Chapter 1 A World Is Born: Craftsmanship, Mediality, and the Somatic Implications of Plato’s Timaeus

In: Somaesthetics and Design Culture
Bálint Veres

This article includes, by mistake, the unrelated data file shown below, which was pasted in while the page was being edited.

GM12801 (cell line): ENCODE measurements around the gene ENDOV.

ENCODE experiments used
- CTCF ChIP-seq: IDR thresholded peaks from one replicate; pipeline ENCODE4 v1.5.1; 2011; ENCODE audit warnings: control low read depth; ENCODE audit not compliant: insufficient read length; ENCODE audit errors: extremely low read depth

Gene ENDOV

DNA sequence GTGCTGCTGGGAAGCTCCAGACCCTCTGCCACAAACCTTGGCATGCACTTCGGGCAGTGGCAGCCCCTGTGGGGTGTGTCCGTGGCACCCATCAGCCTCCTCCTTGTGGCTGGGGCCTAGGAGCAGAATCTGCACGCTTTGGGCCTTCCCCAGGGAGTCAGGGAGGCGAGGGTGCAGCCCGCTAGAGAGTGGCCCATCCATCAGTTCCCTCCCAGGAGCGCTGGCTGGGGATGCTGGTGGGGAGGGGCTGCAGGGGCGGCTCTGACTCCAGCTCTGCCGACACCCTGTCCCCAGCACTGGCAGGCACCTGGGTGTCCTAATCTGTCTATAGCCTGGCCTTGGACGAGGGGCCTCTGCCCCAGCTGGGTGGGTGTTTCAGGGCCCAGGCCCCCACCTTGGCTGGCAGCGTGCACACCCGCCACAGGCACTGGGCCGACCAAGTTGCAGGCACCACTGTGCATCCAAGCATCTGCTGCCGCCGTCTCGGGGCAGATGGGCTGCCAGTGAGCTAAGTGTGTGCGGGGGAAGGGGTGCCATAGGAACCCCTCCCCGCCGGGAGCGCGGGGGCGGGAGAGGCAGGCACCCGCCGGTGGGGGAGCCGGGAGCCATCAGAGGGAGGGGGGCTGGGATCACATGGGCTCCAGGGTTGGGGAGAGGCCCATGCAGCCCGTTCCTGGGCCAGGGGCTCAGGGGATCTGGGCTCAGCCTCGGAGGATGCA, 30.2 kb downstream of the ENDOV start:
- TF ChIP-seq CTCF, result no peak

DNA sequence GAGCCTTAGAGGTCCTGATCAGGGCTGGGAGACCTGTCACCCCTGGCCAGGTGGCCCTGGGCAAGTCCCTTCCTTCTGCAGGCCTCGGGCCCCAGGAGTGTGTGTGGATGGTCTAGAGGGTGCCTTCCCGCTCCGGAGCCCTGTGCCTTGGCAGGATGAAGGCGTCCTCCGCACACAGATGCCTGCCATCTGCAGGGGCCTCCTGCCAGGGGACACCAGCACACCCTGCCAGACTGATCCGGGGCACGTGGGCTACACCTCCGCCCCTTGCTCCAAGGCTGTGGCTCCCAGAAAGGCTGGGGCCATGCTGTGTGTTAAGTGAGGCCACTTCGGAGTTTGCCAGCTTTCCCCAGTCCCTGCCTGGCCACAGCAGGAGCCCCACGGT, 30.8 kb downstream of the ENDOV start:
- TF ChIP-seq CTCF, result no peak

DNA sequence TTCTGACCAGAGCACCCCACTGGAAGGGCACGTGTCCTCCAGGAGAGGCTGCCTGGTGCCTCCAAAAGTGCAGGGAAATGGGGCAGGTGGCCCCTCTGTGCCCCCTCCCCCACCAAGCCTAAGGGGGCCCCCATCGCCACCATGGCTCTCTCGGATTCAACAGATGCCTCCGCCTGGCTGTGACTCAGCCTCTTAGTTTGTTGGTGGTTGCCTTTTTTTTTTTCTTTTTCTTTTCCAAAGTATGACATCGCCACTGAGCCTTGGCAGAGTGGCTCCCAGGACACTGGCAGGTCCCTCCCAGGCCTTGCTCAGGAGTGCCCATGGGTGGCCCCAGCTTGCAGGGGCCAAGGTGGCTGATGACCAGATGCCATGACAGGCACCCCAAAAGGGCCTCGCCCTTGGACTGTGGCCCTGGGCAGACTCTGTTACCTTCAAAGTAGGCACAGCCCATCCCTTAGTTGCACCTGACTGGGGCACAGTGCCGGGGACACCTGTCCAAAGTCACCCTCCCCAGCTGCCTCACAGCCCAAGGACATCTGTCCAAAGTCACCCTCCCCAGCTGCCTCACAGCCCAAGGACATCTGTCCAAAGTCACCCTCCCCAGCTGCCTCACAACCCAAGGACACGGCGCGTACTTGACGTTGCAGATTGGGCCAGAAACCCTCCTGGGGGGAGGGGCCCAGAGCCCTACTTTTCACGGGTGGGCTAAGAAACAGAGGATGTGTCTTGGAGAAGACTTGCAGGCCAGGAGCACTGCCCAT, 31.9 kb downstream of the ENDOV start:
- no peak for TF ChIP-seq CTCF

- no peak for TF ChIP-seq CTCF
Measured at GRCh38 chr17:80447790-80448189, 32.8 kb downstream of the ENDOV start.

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This paper returns to a foundational text in the history of Western philosophy, Plato’s Timaeus, and explores the ways in which this text establishes our thinking about design and creation - going as far as recent examples such as Dieter Rams’ famous design principles. The paper shows how Platonic thoughts on the essence of design and creation fit into the general ontological, epistemological, and ethical dimensions of philosophy, thus possessing a much wider scope than one might suspect. If we can talk about Platonic ‘design theory’, however, we can only reveal it as a latent theory whose latency stems from two factors: one is the chorology (a media theory avant la lettre) explicated in Timaeus, and the other is Eros, which involves aspects of desire, fertility, and corporeality. The paper shows that in a less mentalistic context a different design thinking could have emerged from the Platonic heritage, for which craft knowledge and fertility are not isolated from each other but necessarily closely related entities. The chapter concludes with the insight that by rethinking the concepts (and practices) of khôra, fertility, childbirth, and care with a Meliorist purpose, Platonic-based Western design theory could become a proponent of a more satisfying design culture.

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